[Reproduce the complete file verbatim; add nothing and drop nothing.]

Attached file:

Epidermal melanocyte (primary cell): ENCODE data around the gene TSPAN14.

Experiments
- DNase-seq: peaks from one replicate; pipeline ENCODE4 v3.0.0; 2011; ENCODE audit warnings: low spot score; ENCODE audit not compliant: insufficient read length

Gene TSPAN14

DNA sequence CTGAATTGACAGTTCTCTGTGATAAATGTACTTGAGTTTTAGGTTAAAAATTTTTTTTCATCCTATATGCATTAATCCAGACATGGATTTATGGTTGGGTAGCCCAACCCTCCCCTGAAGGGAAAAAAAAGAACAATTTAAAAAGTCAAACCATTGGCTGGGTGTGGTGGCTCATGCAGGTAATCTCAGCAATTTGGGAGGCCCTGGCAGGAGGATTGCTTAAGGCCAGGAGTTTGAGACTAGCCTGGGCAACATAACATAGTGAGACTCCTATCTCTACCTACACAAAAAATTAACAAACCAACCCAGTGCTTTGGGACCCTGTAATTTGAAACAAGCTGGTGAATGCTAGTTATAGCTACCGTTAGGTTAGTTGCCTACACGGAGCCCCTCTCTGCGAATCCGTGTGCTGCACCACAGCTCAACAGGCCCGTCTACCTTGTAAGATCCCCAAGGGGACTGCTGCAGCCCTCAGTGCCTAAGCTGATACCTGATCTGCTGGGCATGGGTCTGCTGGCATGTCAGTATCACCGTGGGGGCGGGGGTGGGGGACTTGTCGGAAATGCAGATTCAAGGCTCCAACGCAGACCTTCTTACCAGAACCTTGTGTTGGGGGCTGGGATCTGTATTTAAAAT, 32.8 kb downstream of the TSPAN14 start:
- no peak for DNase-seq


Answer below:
Epidermal melanocyte (primary cell): ENCODE data around the gene TSPAN14.

Experiments
- DNase-seq: peaks from one replicate; pipeline ENCODE4 v3.0.0; 2011; ENCODE audit warnings: low spot score; ENCODE audit not compliant: insufficient read length

Gene TSPAN14

DNA sequence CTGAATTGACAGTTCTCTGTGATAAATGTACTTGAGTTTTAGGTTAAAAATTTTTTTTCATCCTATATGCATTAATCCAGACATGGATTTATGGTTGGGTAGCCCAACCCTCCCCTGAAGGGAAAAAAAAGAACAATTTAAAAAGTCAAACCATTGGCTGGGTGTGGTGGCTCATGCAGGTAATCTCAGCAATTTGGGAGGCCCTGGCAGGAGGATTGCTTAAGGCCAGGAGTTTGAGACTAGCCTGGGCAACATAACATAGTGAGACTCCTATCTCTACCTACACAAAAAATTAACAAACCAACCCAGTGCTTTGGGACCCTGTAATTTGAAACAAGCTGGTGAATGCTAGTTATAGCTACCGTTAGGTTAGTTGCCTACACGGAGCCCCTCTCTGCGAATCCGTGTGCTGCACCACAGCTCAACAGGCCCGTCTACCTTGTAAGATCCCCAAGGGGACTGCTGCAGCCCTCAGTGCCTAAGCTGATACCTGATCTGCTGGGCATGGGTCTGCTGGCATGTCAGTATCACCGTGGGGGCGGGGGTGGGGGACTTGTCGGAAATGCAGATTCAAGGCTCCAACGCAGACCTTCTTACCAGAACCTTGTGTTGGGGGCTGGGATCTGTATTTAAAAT, 32.8 kb downstream of the TSPAN14 start:
- no peak for DNase-seq